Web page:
Liquidation is the legal process whereby the assets of an institution are sold, its liabilities are settled to the extent possible, and its license is withdrawn. A bank liquidation can be voluntary or forced, within or outside general bankruptcy procedures, and with or without court involvement. In a liquidation assets are sold to pay off the creditors in the order prescribed by the law. In a systemic crisis with several institutions to be liquidated simultaneously and quickly, special procedures or special institutions may be needed for the liquidation, as existing structures (e.g., the regular court system) cannot carry out the job in a timely manner.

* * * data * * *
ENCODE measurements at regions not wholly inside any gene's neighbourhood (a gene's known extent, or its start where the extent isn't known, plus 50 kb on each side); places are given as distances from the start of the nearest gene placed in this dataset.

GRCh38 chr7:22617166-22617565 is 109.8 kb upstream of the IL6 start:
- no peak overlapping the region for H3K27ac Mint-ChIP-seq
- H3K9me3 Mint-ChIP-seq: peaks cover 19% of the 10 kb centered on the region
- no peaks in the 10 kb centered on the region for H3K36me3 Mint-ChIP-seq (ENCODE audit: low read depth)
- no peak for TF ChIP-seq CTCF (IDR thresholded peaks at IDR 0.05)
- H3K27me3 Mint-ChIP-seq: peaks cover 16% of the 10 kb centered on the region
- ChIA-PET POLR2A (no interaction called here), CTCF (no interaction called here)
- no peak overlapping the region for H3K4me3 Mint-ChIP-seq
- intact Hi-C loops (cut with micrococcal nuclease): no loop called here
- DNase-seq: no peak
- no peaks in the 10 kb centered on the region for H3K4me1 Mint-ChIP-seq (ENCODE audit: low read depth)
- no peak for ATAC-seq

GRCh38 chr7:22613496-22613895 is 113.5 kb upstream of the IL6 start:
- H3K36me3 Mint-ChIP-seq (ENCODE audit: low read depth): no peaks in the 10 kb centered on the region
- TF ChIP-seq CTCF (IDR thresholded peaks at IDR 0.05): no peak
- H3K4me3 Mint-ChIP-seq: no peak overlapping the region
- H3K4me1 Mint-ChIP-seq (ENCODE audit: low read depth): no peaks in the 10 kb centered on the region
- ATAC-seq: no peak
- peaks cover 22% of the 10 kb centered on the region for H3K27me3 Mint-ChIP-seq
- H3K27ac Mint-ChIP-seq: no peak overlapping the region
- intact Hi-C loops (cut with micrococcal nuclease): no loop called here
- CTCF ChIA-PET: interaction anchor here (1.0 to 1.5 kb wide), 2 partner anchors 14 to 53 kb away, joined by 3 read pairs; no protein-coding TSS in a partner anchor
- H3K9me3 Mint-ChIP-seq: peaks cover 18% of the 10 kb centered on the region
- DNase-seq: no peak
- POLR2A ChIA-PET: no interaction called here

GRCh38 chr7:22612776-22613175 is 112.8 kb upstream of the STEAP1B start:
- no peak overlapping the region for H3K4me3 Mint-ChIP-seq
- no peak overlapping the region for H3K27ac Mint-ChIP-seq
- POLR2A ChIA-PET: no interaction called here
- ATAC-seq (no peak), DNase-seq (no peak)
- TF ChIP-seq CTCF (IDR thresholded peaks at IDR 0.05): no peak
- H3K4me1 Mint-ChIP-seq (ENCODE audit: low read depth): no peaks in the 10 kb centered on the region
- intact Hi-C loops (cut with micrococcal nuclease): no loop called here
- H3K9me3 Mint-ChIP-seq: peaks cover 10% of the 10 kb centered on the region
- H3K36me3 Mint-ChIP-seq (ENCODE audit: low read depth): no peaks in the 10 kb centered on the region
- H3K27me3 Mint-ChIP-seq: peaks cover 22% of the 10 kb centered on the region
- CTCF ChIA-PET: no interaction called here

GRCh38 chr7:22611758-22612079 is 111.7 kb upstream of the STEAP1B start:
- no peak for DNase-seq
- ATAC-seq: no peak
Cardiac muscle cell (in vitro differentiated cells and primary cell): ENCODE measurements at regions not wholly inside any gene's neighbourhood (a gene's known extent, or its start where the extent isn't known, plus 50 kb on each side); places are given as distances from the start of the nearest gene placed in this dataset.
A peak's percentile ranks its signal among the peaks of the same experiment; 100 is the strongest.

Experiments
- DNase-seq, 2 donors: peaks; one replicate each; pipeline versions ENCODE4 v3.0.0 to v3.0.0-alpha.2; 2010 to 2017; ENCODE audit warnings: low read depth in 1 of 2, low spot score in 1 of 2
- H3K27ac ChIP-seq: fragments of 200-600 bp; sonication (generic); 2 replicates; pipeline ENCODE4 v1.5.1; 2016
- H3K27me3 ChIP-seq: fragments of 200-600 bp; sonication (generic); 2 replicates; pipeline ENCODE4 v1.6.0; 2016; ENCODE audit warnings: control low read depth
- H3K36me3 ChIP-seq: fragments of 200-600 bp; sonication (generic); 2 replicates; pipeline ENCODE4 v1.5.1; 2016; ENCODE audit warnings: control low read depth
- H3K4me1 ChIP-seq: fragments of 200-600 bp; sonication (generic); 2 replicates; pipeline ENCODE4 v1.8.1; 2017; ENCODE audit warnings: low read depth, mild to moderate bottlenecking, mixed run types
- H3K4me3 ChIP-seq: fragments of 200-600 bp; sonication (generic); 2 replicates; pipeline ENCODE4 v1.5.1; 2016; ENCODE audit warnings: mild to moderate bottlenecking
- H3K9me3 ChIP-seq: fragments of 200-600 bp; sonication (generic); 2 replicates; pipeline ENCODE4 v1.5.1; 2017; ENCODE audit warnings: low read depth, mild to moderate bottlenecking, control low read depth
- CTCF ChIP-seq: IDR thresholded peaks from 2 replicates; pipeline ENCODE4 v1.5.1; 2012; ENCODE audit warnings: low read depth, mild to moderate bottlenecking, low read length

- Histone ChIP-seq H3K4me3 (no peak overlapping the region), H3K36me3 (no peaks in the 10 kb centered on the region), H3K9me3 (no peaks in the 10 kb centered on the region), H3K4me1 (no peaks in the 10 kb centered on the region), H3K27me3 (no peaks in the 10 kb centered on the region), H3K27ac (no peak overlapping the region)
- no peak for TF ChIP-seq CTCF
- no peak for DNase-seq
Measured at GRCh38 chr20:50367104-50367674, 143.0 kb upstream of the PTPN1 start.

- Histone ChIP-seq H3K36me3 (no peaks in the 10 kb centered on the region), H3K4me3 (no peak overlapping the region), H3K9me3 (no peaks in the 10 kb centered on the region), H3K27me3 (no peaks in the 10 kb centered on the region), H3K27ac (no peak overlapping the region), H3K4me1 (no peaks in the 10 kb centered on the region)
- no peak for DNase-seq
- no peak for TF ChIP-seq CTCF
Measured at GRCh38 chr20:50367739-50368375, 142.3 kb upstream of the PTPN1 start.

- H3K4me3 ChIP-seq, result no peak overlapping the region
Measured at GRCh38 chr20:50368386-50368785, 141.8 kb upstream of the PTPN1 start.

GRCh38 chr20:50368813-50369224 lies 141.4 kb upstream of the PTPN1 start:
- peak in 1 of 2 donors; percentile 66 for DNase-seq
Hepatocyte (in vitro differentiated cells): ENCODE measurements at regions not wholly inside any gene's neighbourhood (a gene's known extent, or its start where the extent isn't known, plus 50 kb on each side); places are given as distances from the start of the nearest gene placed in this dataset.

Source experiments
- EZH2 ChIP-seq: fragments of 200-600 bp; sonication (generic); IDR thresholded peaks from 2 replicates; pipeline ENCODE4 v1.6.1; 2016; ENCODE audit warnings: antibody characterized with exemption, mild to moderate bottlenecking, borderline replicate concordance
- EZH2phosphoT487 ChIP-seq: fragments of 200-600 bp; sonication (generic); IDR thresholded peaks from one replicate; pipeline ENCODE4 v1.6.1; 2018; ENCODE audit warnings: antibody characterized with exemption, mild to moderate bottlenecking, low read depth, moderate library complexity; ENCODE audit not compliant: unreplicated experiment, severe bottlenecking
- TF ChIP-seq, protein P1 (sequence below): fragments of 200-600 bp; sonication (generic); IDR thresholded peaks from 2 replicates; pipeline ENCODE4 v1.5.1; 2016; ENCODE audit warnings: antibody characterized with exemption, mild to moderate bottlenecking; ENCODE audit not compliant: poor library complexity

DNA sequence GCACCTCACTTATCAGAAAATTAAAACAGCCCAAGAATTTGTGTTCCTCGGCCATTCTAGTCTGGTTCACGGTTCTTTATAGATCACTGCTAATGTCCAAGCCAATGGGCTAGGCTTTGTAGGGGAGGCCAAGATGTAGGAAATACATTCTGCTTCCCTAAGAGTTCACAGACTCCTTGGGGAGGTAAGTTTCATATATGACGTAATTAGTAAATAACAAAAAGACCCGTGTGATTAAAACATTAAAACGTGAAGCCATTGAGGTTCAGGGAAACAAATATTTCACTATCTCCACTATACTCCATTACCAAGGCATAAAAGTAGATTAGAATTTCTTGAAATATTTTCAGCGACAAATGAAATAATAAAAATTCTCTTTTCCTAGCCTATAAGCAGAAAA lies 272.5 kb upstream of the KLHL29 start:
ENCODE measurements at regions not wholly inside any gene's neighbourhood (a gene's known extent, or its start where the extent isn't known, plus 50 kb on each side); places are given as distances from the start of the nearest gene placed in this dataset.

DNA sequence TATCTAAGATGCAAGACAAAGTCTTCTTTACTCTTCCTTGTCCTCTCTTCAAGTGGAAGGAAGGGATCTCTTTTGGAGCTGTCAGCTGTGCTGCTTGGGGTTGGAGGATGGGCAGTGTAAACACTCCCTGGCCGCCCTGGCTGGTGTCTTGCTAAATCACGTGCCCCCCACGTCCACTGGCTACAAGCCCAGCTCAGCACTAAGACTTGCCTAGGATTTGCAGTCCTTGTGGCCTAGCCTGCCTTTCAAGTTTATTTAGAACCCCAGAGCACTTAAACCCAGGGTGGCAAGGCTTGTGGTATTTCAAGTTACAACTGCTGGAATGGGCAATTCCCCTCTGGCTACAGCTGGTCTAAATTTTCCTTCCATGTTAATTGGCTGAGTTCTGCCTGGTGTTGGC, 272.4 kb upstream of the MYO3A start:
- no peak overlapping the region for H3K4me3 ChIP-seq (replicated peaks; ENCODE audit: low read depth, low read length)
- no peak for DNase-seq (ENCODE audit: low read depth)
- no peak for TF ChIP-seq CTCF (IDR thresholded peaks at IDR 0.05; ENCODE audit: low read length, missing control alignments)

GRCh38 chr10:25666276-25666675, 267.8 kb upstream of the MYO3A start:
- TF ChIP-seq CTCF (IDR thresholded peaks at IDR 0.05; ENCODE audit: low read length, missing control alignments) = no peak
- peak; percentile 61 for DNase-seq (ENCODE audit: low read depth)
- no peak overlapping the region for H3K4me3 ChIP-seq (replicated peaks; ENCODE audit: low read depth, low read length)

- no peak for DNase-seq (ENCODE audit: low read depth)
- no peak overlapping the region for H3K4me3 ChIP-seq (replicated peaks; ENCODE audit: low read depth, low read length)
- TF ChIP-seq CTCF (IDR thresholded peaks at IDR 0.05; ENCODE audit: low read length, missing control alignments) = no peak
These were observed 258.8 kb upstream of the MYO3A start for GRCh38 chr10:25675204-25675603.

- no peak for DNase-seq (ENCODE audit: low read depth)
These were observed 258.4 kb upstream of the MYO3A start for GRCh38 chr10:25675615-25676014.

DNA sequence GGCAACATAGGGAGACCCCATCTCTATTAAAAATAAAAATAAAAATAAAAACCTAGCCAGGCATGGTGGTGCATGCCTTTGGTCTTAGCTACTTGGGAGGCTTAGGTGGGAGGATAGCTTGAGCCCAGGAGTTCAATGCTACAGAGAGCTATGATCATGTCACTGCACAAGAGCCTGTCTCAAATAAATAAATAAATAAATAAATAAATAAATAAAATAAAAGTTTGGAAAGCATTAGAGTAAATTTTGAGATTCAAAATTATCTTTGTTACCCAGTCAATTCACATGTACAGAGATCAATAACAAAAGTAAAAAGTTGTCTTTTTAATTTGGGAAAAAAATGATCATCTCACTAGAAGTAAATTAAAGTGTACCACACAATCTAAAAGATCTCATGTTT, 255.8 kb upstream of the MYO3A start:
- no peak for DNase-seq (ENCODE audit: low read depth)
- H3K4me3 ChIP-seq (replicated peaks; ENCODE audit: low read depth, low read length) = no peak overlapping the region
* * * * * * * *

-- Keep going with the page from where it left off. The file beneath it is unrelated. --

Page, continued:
Nationalization means that the authorities take over an insolvent bank and recapitalize it. It differs from the traditional use of the term “nationalization,” which describes a government takeover of a solvent private bank. Governments in the crisis countries distinguish such temporarily nationalized banks from other state-owned banks and often seek to divest/privatize the nationalized institutions at an early date.
In a merger (or sale) of an institution, all the assets and liabilities of the firm are transferred to another institution. Mergers can be voluntary or government assisted. A key issue is to avoid situations in which a merger of weak banks results in a much larger weak bank, or in which an initially strong bank is substantially weakened.